Friday August 23, 2019
Home Lead Story YouTube Fined...

YouTube Fined in Millions Over Kids’ Data Privacy Breach

To combat such repetitive issues, especially involving kids’ privacy, the platform is considering putting all the content for children on the YouTube Kids app that was launched in 2015

0
//
youtube, virtual makeup
FILE - Silhouettes are seen in front of a Youtube logo, in this picture illustration taken in Zenica, Oct. 29, 2014. VOA

Google has reportedly reached a multimillion-dollar settlement with the US Federal Trade Commission (FTC) over alleged violations of children’s data privacy laws on its content sharing app YouTube.

The settlement comes after an FTC investigation found that Google improperly collected children’s data which is a breach of the Children’s Online Privacy Protection Act, CNET reported on Friday.

However, the Department of Justice has yet to sign off on the details of the fine, hence the exact amount YouTube would lose in the settlement remains unknown.

Earlier in June it was reported that Google could face fines from a late-stage investigation by the federal government into YouTube’s handling of children’s videos, after which the platform said it was considering significant changes to protect its youngest content creators and viewers.

youtube
FILE – Signage is seen inside the YouTube Space LA offices in Los Angeles, California, Oct. 21, 2015. VOA

One of the US Senators, Ed Markey, had also sent a letter to the FTC asking the commission to “hold YouTube accountable for any illegal activity affecting children that the company may have committed”.

In addition to the already existing enquiries on YouTube, the Centre for Digital Democracy and the Campaign for a Commercial-Free Childhood also approached the FTC suggesting penalties for the video streaming giant.

Also Read: Micro-blogging Platform Twitter to Soon Explain Why Certain Tweets are Unavailable

They recommended all children’s data be deleted, civil penalties, plus “a $100 million fund to be used to support the production of non-commercial, high-quality and diverse content for children”, the report noted.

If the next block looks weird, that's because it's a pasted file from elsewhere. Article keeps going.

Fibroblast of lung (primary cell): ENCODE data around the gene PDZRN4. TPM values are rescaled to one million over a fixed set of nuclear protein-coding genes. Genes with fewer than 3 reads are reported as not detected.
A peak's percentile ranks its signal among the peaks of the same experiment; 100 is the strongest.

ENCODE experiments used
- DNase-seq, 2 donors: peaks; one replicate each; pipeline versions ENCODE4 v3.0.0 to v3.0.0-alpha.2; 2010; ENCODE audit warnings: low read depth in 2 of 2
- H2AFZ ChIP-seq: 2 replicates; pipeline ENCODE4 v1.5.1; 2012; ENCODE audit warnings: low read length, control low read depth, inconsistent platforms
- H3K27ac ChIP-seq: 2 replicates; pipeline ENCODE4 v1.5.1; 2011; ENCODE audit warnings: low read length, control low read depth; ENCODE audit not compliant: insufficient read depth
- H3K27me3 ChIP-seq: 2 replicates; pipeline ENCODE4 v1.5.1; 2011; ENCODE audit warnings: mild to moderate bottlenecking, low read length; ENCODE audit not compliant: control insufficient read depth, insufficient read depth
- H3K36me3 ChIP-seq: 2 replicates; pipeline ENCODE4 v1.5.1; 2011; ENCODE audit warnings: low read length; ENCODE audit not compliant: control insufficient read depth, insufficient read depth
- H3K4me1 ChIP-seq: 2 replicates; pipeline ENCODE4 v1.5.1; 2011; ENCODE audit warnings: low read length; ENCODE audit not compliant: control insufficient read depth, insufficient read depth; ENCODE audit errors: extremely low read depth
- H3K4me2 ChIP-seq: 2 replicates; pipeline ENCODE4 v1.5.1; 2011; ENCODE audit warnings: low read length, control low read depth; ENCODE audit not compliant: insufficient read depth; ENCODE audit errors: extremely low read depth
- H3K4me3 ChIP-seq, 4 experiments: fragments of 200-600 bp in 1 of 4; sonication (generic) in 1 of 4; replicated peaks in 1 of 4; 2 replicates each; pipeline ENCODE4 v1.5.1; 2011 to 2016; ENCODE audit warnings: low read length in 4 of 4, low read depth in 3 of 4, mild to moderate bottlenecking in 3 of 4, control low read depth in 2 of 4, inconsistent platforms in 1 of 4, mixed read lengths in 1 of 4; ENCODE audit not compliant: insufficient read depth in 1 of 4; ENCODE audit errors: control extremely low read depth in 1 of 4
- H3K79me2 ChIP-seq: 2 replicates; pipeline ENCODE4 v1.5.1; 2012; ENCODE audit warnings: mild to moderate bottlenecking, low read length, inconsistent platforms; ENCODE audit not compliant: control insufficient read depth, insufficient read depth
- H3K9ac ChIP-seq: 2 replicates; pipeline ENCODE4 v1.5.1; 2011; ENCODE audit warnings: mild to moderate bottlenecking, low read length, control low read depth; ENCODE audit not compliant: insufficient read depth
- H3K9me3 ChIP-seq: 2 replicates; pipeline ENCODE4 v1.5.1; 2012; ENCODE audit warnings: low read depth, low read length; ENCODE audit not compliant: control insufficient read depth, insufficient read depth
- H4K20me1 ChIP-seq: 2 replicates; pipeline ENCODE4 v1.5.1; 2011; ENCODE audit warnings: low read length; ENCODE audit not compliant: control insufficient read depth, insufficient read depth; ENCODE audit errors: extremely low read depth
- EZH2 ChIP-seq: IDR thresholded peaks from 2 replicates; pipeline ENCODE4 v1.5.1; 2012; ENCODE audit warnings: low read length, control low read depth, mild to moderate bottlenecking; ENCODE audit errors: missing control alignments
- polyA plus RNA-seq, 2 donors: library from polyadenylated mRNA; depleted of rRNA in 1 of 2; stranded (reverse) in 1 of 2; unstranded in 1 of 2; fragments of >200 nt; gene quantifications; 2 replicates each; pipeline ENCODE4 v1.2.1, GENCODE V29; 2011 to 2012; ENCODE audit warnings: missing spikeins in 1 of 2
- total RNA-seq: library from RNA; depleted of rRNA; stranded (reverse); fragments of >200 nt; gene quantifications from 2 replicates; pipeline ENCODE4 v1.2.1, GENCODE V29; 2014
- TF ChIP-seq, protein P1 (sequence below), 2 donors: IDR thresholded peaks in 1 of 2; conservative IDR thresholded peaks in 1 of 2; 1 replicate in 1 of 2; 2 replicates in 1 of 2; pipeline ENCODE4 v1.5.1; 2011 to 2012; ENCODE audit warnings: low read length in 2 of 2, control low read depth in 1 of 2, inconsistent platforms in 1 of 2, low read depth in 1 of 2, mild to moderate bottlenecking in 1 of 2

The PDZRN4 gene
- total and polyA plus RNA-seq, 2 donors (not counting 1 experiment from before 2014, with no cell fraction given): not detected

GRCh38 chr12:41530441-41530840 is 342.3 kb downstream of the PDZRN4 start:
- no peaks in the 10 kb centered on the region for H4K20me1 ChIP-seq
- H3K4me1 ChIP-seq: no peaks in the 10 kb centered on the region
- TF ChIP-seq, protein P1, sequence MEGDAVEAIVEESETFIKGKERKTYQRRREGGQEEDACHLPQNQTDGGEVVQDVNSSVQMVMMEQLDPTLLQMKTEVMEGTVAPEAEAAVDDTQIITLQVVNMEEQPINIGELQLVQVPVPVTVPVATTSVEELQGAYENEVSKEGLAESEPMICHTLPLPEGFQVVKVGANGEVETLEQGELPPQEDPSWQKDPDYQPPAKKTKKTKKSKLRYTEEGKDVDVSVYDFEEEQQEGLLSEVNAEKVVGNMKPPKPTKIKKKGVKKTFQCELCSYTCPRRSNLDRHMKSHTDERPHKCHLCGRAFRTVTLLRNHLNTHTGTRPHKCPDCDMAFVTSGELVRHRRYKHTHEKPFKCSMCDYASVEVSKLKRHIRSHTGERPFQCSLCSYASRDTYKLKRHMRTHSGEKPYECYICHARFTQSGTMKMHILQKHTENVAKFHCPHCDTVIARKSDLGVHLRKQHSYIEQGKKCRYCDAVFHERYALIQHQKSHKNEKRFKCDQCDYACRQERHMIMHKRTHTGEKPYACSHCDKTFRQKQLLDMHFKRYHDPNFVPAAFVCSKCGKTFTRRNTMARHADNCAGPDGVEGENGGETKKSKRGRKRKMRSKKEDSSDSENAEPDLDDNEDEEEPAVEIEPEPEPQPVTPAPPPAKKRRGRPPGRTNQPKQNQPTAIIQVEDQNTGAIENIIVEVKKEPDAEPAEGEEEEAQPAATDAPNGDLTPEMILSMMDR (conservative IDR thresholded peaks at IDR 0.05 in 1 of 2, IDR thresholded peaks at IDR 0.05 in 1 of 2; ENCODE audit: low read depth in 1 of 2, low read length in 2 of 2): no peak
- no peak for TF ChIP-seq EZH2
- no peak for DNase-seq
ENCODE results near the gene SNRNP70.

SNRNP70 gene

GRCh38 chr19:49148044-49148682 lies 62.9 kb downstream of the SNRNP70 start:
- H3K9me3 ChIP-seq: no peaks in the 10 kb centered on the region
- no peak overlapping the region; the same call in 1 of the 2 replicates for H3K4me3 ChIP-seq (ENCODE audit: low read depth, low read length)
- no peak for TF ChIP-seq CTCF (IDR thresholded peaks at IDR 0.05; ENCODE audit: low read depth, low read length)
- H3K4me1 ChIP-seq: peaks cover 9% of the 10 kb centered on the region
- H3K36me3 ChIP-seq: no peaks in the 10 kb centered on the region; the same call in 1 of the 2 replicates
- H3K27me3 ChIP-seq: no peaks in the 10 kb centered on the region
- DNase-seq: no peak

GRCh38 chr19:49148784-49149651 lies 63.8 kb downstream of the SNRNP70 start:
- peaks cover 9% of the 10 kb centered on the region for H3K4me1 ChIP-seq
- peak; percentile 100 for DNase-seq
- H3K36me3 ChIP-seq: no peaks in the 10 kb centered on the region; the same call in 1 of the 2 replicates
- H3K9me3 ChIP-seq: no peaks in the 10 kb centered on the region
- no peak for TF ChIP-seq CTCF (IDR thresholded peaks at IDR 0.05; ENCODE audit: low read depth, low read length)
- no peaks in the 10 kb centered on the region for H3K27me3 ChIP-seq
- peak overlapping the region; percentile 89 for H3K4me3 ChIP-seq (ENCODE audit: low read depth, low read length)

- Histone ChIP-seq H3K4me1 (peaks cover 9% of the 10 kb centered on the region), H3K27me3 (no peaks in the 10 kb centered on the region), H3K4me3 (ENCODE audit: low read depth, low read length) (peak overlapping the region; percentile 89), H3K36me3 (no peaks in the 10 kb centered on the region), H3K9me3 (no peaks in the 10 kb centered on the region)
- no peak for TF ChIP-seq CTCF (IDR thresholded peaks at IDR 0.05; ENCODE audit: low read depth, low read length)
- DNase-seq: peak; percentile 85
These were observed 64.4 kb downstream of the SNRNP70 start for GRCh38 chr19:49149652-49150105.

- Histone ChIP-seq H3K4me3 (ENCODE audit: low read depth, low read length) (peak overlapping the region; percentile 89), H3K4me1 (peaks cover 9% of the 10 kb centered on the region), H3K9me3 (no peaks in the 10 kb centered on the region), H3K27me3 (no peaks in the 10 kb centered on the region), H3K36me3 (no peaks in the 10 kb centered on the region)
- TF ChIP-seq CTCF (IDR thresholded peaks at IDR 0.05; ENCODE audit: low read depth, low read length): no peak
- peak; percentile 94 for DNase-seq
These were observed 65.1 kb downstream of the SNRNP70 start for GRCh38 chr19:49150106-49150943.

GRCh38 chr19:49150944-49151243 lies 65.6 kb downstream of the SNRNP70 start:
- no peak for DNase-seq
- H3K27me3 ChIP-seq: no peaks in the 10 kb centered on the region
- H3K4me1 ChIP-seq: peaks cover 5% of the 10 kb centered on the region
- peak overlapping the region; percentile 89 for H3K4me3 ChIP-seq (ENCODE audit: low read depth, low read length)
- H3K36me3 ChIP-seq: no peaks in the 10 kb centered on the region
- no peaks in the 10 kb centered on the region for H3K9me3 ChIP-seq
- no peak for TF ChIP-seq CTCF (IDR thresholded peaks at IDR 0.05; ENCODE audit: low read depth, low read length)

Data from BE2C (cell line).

To combat such repetitive issues, especially involving kids’ privacy, the platform is considering putting all the content for children on the YouTube Kids app that was launched in 2015. (IANS)

Next Story

Google Announces a New Initiative Called ‘Privacy Sandbox’ to Protect Users’ Privacy on Web

Recent studies have shown that when advertising is made less relevant by removing cookies, funding for publishers falls by 52 per cent on average

0
google, online tracking
A man walks past a Google sign outside with a span of the Bay Bridge at rear in San Francisco, May 1, 2019. VOA

In a bid to protect users’ privacy as they open ads on the web, Google has announced a new initiative called “Privacy Sandbox” to develop a set of open standards to fundamentally enhance privacy on Internet.

Google said it will work with the web community to develop new standards that advance privacy, while continuing to support free access to content.

“Over the last couple of weeks, we’ve started sharing our preliminary ideas for a ‘Privacy Sandbox’ — a secure environment for personalization that also protects user privacy,” Justin Schuh, Director, Chrome Engineering, said in a blog post on Thursday.

The company also aims to ensure that ads continue to be relevant for users, but their personal data shared with websites and advertisers would be minimized by anonymously aggregating user information, and keeping much more user information on-device only.

According to the company, large scale blocking of cookies undermine people’s privacy by encouraging opaque techniques such as “fingerprinting”.

privacy, google
FILE -Google CEO Sundar Pichai speaks during the keynote address of the Google I/O conference in Mountain View, Calif., May 7, 2019. VOA

With “fingerprinting”, developers have found ways to use information that vary between users — such as what device they have or what fonts they have installed to generate a unique identifier which can then be used to match a user across websites.

“Unlike cookies, users cannot clear their fingerprint, and therefore cannot control how their information is collected. We think this subverts user choice and is wrong,” said Google.

However, blocking cookies without another way to deliver relevant ads significantly reduces publishers’ primary means of funding, which jeopardizes the future of the vibrant web.

Also Read: Top Investor of Tesla Wants Elon Musk to Step Down as CEO

Recent studies have shown that when advertising is made less relevant by removing cookies, funding for publishers falls by 52 per cent on average.

“So we are doing something different. We want to find a solution that both really protects user privacy and also helps content remain freely accessible on the web,” said Google, asking for feedback on this approach from the web platform community, including other browsers, publishers and their advertising partners. (IANS)